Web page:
For the environmentally conscious, visitors see the future in Masdar City, a six square kilometer community outside Abu Dhabi’s center. Masdar City is an clean technology hub that escorts visitors with self-driving cars from the parking garage to the village. The self-sustainable community boasts solar panels, wind turbines and a large central wind tunnel to cool the outside courtyard. The model city forbids cars within its limits.
The Emirates Palace
This seven-star hotel is a tribute to opulence, greeting all with plush lawns and gardens. Inside, gold leaf adorns the foyer and the palace also boasts an ATM for gold bullion. One of the few ultra extravagant hotels in the world, the Emirates Palace hosts a world class art studio, the Barakat Gallery, numerous convention halls, restaurants and live music. You can catch a sunset overlooking its beach.
Abu Dhabi Heritage Village
The Heritage Village is located near the Marina Mall and the Corniche, on the Breakwater. Visitors can barter at a traditional souk or market, take a camel ride in a recreated Bedouin village, and interact with local merchants weaving on looms, making pots and blowing glass. Activity is best in late afternoon and parking is very limited so you may want to take a taxi, then walk to the Marina Mall to pick up a return ride.
Manarat Al Saadiyat
Saadiyat Island is Abu Dhabi’s developing cultural center, presently housing the Manarat Al Saadiyat, the “place of enlightenment”. This art venue features numerous galleries, a theatre, educational programs and a restaurant. Manarat Al Saadiyat offers numerous workshops for children and adults. Saadiyat Island soon will be an international art hub when construction is completed on The Louvre, the Guggenheim, the Zayad National Museum and the Performing Arts Centre.
Interact with a live falcon
The Abu Dhabi Falcon Hospital is one of the pre-eminent falcon hospitals in the Gulf region. The world’s largest falcon hospital offers tours of its facility and museum and also allows visitors to hold some birds of prey. While children under four are free, all other visitors must pay for the interactive tour. You may call (02 575 5155) or visit them online: www.falconhospital.com.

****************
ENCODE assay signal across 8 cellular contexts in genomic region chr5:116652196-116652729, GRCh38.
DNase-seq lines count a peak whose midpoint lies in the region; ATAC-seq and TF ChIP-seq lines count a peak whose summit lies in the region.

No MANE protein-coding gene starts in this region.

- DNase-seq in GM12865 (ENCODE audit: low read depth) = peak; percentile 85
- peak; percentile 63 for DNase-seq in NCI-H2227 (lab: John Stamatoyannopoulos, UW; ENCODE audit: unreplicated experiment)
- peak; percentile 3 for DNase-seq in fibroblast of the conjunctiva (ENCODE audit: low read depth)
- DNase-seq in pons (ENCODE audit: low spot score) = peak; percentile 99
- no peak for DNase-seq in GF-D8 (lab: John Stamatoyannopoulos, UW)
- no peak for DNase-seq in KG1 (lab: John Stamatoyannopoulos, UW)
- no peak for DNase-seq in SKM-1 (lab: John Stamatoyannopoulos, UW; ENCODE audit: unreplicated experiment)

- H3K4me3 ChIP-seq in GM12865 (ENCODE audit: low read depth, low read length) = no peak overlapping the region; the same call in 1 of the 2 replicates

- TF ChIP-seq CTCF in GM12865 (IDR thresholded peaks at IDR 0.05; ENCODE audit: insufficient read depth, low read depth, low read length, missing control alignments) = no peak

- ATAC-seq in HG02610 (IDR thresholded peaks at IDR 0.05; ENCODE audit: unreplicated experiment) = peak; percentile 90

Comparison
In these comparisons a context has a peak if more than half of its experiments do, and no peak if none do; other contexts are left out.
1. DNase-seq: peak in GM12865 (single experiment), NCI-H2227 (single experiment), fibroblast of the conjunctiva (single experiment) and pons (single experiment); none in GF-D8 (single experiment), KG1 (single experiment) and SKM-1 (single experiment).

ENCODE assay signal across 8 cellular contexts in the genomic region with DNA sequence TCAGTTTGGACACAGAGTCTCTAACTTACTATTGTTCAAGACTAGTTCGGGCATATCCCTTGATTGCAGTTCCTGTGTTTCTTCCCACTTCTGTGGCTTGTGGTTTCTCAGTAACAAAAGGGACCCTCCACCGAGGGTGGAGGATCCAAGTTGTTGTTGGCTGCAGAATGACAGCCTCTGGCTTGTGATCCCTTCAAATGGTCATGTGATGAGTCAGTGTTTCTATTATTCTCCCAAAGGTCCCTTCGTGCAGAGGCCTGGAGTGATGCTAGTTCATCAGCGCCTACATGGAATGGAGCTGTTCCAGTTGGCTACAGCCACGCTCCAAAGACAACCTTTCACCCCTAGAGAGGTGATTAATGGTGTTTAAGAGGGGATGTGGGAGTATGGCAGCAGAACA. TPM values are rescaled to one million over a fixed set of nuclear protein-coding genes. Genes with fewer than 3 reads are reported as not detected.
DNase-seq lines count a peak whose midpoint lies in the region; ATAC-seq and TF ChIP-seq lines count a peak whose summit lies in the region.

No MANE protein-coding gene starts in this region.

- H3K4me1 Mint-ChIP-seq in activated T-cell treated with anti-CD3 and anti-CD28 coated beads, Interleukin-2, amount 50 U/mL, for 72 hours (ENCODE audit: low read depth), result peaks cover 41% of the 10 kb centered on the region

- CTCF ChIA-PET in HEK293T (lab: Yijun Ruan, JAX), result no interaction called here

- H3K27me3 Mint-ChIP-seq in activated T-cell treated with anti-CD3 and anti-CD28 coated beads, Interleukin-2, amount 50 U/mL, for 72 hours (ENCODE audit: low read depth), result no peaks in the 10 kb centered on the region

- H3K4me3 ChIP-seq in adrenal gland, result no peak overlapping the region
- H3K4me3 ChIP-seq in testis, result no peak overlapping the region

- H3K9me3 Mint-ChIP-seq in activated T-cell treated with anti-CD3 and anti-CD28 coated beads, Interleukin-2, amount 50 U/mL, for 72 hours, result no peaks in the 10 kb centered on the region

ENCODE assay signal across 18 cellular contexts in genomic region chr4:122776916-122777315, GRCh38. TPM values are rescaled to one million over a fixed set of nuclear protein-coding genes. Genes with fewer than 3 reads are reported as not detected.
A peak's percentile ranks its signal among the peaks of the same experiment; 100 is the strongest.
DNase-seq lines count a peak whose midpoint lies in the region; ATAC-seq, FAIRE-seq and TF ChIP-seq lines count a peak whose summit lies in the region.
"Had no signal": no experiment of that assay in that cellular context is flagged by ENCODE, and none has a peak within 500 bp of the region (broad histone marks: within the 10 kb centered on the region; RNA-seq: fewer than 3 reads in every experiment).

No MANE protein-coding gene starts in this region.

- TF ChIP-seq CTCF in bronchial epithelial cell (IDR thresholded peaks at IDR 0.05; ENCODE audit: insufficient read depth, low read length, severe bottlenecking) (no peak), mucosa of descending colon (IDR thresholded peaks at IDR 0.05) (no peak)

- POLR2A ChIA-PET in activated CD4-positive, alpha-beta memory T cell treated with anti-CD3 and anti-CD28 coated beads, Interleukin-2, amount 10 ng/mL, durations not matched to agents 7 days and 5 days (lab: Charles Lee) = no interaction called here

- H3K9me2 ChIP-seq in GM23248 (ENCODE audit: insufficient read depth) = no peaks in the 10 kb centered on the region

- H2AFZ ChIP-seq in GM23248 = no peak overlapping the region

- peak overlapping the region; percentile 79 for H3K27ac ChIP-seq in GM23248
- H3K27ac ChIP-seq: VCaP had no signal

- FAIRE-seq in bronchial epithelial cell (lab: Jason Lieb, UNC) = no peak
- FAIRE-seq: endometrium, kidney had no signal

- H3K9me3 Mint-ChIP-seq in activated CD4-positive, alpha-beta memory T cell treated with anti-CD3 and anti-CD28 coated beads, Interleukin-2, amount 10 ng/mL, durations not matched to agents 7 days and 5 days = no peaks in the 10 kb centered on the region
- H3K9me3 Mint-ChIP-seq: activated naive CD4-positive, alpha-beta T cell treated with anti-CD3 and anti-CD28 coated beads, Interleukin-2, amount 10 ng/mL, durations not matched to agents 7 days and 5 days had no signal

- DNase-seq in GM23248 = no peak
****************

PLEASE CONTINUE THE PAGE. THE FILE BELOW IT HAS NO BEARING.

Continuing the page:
Sheikh Zayed Grand Mosque
Sheikh Zayed bin Sultan Al Nahyan is considered the father of the United Arab Emirates and the mosque named in his honor is one of the country’s crown jewels. Reflective pools, gardens and glass half-domes surround this magnificent structure, the epitome of the Abu Dhabi’s cultural diversity. It boasts building material from all over the world, including white marble, the world’s largest Iranian carpet, three large German chandeliers made of Swarovski crystals and inlayed mother of pearl. It can accommodate more than 40 thousand worshipers, making it one of the largest mosques in the world.
The mosque is not only a place of worship but also is a beacon of education providing classes in Arabic calligraphy, cultural seminars, courses on the Quran, and other lectures and exhibitions. Visitors must be advised there is a modest dress code for both men and women. Be respectful. The facility offers tours throughout the day which provide excellent information about the mosque, but the 5 p.m. sunset tour is best. It allows visitors to see the mosque in daylight, during sunset and illuminated colorfully at night.
While there are countless experiences around Abu Dhabi, these mostly free activities are a great beginning to any visitors’ journey within the U.A.E. For those willing to spend a little more money, numerous other adventures await!